The next Mercedes-AMG E63 is set to swap its V8 petrol engine for an advanced new straight-six plug-in hybrid drivetrain, providing it with greater power and the capacity for electric-only driving.
Set to be unveiled in 2024, the hot saloon/estate will be the first in a series of Mercedes-AMG models to adopt the new electrified drivetrain, which uses a similar ‘P3’ hybrid arrangement to the recently launched Mercedes-AMG GT 63 S E Performance 4-Door Coupé and Mercedes-AMG C63 S E Performance.
Official details remain under wraps, but Autocar can confirm the hottest version of the next Mercedes-Benz E-Class will receive a heavily reworked version of Mercedes' M256 turbocharged 3.0-litre straight-six petrol engine, mounted longitudinally and working in tandem with an electric motor on the rear axle.
The extent of the modifications made to the M256 by AMG remains unclear. However, it appears set to share a number of key components with the M139L and M177 engines used by the C63 and GT 63, with a similar in-line design and internal dimensions, including an 83mm bore measurement and 90mm bore centre spacing.
The asynchronous motor set to feature in the new E63 is also similar in construction and performance to the 201bhp unit used by the other electrified '63’ models, according to insiders at Affalterbach.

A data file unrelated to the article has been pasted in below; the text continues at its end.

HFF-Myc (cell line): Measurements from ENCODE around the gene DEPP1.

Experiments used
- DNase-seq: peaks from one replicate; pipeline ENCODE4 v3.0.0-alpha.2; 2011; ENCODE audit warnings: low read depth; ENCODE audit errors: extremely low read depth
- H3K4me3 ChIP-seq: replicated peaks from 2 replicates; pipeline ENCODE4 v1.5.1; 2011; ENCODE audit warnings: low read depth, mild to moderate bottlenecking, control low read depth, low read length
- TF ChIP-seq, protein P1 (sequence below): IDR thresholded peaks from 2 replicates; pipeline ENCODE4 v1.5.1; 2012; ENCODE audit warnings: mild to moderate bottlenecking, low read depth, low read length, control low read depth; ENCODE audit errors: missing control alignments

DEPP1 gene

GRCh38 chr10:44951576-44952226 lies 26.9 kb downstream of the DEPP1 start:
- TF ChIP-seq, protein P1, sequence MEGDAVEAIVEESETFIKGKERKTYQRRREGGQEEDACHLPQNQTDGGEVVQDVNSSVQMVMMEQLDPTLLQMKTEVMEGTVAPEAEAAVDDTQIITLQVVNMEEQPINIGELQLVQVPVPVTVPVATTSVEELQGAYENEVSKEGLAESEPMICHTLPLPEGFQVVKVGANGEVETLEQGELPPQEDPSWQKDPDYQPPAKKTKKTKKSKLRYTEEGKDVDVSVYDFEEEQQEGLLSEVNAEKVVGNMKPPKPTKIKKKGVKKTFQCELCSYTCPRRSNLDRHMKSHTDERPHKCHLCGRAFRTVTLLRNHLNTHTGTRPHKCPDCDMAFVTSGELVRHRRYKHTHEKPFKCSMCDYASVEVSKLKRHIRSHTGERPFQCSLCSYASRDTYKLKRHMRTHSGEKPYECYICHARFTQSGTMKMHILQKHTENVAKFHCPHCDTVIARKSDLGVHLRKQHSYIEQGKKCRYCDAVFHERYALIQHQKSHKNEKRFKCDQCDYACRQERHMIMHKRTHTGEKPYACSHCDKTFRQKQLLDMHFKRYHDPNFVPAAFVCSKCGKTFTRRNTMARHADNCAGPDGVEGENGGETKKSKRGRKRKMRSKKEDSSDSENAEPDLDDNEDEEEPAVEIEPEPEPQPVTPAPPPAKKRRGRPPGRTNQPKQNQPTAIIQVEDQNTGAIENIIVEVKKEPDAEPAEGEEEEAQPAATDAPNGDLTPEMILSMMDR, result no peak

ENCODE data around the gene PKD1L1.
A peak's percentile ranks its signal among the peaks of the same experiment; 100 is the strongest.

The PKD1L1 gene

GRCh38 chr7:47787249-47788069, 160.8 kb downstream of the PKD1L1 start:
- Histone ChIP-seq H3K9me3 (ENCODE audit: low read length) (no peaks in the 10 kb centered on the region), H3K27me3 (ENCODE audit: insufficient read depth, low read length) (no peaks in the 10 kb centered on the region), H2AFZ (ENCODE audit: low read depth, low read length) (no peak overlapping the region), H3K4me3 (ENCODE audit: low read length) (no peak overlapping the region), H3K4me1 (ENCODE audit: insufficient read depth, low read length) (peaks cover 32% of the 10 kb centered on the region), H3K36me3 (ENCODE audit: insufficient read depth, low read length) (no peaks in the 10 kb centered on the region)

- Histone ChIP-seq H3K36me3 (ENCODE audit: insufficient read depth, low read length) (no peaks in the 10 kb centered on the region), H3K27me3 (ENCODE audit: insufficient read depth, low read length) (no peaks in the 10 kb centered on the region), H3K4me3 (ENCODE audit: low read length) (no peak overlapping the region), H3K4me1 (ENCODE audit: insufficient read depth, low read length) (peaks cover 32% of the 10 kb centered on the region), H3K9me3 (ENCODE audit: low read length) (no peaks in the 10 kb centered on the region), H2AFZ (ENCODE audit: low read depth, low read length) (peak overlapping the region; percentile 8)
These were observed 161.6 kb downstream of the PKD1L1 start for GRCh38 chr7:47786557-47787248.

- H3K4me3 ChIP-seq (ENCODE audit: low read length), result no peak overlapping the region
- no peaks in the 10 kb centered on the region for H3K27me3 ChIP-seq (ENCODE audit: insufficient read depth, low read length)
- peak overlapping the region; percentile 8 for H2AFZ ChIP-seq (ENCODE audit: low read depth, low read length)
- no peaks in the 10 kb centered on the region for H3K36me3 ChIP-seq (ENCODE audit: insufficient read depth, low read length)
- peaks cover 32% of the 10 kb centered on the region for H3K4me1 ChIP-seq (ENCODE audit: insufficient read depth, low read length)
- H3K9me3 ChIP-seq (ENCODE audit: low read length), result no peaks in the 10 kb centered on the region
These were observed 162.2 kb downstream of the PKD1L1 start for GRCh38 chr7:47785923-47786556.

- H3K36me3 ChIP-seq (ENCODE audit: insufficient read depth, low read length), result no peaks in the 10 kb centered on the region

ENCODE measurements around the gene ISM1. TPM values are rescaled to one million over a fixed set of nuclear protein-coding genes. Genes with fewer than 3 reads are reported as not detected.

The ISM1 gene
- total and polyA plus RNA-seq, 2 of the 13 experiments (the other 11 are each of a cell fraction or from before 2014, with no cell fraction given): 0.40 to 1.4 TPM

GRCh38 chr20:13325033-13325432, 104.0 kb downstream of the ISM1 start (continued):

Electrical energy is stored in a 4.8kWh (usable) 400V lithium ion battery mounted under the boot floor.
AMG is claimed to be targeting an output of more than 700bhp and 884lb ft for the new drivetrain. For context, the four-cylinder system in the C63 delivers 671bhp and 752lb ft of torque, while the V8 system in the GT 63 kicks out 831bhp and 1031lb ft.
By comparison, the M177 twin-turbocharged 4.0-litre V8 petrol engine that powers the existing E63 S develops 604bhp and 626lb ft of torque.
The secret to the significant increase in power and torque with the new plug-in hybrid systems is the fact that the output isn't limited by the gearbox, because the reserves from the motor are sent directly to the rear wheels via a two-speed gearbox and an electronically controlled limited-slip differential.